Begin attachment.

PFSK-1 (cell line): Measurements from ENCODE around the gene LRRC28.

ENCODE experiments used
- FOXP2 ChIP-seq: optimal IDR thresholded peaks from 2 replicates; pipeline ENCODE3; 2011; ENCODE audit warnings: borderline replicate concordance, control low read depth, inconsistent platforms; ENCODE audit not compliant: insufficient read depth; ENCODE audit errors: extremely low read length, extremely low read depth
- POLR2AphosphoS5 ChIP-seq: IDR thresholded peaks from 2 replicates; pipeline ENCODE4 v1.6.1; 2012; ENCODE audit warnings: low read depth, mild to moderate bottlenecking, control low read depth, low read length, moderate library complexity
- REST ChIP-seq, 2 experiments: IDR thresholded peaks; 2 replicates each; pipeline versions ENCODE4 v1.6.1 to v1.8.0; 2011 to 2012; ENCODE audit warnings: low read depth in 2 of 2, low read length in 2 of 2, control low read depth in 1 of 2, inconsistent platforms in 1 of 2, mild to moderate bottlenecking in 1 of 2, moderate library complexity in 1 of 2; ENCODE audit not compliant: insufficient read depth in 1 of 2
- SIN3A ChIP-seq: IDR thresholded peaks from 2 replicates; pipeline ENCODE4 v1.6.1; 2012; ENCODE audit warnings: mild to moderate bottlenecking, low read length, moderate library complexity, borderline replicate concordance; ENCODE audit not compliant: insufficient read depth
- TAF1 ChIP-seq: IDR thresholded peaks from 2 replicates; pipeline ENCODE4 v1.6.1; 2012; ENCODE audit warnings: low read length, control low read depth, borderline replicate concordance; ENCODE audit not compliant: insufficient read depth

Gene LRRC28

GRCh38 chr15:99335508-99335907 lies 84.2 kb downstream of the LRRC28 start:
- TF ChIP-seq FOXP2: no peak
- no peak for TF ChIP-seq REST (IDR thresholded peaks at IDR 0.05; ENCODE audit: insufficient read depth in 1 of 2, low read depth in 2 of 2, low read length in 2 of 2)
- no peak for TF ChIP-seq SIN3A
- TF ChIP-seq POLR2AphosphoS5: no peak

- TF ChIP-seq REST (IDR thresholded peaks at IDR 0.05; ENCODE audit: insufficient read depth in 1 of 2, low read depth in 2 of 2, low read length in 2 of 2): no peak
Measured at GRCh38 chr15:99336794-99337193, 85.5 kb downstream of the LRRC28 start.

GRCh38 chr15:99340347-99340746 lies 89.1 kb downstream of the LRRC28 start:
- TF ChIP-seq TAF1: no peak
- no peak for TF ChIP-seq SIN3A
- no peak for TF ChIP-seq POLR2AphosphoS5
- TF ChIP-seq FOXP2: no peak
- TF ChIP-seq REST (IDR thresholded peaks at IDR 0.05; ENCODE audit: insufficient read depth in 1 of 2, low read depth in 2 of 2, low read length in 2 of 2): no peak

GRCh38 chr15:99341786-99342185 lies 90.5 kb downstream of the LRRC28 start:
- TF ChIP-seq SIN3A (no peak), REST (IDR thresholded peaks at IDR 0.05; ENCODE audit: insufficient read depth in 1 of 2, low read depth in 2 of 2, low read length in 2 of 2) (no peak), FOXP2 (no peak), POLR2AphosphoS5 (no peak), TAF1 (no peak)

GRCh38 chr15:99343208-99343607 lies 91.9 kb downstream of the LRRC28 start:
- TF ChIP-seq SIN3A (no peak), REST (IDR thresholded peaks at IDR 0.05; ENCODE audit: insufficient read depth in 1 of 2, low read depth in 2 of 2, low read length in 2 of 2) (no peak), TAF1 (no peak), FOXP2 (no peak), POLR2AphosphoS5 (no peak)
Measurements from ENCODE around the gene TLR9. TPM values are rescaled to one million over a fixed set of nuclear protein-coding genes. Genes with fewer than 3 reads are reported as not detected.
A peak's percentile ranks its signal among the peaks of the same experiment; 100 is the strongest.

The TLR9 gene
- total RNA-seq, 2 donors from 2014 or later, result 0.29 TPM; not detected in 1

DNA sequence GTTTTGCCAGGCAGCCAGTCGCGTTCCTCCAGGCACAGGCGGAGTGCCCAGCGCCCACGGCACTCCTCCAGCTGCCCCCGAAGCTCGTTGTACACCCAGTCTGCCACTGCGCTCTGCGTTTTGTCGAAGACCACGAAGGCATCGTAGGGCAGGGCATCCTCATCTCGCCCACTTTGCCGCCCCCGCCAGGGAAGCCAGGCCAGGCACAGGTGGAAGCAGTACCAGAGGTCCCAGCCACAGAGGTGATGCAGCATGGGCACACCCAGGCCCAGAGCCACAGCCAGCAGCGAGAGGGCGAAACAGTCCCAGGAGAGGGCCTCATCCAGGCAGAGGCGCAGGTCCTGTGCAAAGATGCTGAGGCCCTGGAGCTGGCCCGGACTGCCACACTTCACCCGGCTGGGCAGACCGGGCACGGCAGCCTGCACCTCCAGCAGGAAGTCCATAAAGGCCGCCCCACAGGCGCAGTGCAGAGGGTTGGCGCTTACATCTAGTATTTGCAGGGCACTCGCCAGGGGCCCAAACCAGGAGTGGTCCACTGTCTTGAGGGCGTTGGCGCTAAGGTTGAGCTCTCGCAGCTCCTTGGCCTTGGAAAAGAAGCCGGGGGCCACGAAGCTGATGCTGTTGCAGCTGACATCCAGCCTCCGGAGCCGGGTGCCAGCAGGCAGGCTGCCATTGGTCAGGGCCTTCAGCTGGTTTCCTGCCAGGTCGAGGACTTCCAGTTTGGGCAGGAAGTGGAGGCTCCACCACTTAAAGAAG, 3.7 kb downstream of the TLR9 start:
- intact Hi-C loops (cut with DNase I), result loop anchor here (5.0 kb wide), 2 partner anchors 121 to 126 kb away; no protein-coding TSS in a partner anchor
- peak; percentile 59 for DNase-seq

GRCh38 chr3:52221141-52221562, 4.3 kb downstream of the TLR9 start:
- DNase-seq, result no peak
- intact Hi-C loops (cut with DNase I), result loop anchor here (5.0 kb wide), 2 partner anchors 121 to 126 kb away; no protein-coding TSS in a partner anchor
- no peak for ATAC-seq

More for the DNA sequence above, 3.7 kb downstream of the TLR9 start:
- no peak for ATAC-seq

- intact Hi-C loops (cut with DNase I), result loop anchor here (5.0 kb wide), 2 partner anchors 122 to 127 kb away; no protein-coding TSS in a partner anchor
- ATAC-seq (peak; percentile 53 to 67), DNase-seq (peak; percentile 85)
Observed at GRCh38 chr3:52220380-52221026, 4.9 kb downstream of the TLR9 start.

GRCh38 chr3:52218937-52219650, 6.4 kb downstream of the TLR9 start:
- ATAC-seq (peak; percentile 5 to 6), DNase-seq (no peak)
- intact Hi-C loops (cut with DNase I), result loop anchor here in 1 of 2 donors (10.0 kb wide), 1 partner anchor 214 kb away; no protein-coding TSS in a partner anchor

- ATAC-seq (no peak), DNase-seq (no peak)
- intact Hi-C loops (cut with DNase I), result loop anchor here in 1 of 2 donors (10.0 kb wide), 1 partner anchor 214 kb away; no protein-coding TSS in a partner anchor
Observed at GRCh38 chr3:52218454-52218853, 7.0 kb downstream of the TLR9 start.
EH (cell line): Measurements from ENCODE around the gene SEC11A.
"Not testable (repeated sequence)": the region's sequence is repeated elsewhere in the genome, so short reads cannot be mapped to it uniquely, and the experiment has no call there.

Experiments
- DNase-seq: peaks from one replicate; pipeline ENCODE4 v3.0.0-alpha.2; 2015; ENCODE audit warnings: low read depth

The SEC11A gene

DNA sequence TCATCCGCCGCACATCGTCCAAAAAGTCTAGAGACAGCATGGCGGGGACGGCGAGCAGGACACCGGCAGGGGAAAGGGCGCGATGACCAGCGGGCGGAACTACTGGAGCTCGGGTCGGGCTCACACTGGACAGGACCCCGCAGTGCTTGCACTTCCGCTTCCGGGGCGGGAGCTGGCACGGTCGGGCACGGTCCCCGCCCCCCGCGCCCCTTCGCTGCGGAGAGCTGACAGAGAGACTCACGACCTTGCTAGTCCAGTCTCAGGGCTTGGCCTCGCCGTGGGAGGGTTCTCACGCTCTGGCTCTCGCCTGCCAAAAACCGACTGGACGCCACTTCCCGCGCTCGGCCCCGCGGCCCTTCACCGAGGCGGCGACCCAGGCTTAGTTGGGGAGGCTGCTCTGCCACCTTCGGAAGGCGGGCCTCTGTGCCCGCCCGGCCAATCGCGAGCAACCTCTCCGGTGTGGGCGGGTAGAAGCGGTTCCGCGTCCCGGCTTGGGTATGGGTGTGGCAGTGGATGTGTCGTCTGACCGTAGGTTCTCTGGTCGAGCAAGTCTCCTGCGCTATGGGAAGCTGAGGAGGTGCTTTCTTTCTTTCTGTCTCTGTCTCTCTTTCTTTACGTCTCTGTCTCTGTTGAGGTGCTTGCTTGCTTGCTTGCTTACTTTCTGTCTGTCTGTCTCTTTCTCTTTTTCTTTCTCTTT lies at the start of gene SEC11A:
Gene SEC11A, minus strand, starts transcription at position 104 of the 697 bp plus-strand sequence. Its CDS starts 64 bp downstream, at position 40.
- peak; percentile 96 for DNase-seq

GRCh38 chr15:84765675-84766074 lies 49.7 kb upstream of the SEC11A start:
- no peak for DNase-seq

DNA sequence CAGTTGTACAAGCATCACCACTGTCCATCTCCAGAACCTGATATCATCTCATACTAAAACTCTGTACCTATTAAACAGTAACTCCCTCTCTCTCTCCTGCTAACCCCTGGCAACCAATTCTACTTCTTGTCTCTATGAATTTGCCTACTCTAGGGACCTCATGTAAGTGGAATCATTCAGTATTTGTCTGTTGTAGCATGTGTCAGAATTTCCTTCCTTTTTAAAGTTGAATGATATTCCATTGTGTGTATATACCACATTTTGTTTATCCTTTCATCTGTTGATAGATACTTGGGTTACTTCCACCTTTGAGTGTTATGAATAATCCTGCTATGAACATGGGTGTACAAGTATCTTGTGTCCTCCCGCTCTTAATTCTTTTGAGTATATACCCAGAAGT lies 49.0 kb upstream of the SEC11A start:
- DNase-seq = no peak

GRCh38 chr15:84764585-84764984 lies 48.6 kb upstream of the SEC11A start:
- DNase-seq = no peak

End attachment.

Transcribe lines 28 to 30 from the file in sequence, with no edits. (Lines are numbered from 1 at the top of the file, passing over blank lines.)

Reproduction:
The TLR9 gene
- total RNA-seq, 2 donors from 2014 or later, result 0.29 TPM; not detected in 1

DNA sequence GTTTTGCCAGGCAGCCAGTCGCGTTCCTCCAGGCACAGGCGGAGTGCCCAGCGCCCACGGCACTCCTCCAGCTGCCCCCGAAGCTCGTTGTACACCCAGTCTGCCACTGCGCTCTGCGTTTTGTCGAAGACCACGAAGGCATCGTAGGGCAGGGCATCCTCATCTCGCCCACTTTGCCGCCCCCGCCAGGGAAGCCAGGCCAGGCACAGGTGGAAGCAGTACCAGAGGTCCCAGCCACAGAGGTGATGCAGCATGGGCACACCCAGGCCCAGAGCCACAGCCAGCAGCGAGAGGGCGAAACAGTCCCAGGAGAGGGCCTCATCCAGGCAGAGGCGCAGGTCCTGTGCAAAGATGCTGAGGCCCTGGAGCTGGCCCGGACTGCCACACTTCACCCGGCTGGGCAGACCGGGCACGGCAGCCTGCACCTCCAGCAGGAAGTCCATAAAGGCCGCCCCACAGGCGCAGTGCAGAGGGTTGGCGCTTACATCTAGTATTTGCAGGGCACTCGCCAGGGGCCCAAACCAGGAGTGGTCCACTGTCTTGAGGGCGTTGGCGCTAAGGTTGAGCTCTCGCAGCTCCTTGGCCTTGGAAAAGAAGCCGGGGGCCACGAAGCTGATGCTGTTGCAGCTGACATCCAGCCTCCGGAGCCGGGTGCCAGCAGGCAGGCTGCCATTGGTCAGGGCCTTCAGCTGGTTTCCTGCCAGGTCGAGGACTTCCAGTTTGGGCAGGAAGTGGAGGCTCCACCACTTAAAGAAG, 3.7 kb downstream of the TLR9 start: